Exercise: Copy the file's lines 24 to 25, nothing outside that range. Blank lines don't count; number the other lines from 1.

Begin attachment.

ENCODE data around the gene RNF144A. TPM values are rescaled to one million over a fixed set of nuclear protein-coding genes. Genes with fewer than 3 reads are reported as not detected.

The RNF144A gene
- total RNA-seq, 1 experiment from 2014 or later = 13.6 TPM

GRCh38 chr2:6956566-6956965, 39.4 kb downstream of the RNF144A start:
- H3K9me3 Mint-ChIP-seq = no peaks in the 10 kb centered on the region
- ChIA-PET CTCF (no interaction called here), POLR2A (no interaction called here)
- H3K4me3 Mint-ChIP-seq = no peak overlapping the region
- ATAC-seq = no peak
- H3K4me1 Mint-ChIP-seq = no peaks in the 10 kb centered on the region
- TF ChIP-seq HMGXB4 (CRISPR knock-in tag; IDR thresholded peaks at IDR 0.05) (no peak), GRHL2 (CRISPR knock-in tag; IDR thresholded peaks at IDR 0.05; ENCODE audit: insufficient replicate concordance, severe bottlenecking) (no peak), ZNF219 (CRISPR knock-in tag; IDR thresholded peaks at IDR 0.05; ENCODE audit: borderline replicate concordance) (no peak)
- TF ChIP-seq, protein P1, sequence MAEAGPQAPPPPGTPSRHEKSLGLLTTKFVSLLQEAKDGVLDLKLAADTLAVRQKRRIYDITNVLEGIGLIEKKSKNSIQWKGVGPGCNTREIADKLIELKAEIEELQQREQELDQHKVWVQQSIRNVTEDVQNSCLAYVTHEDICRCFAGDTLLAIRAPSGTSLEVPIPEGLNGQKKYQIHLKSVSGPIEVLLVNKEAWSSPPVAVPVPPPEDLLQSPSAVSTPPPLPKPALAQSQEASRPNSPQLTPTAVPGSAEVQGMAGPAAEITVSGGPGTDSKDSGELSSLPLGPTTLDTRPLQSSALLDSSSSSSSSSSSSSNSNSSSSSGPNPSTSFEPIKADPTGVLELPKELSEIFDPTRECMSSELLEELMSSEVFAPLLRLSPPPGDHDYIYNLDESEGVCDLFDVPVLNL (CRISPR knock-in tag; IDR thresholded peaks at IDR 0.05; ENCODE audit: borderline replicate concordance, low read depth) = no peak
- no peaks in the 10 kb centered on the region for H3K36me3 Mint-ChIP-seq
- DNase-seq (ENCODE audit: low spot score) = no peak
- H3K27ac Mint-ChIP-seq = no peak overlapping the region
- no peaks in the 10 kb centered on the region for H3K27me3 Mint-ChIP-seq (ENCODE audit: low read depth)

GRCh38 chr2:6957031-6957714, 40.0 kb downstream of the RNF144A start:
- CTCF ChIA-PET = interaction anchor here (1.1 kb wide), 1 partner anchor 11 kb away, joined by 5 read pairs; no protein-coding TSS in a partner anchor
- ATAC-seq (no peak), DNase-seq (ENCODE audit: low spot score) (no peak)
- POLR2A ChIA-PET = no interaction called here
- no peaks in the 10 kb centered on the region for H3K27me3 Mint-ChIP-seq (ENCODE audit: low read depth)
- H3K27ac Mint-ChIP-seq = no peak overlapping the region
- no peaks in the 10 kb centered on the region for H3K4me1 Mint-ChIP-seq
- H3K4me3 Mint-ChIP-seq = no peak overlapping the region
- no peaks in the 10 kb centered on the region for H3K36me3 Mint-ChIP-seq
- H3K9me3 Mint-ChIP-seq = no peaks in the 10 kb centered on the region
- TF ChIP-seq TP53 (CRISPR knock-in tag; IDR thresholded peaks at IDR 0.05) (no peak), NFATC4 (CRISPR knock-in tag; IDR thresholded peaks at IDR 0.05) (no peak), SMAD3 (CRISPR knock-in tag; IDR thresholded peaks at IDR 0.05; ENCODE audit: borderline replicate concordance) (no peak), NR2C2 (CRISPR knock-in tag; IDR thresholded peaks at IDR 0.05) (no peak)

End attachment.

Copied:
- no peaks in the 10 kb centered on the region for H3K36me3 Mint-ChIP-seq
- H3K9me3 Mint-ChIP-seq = no peaks in the 10 kb centered on the region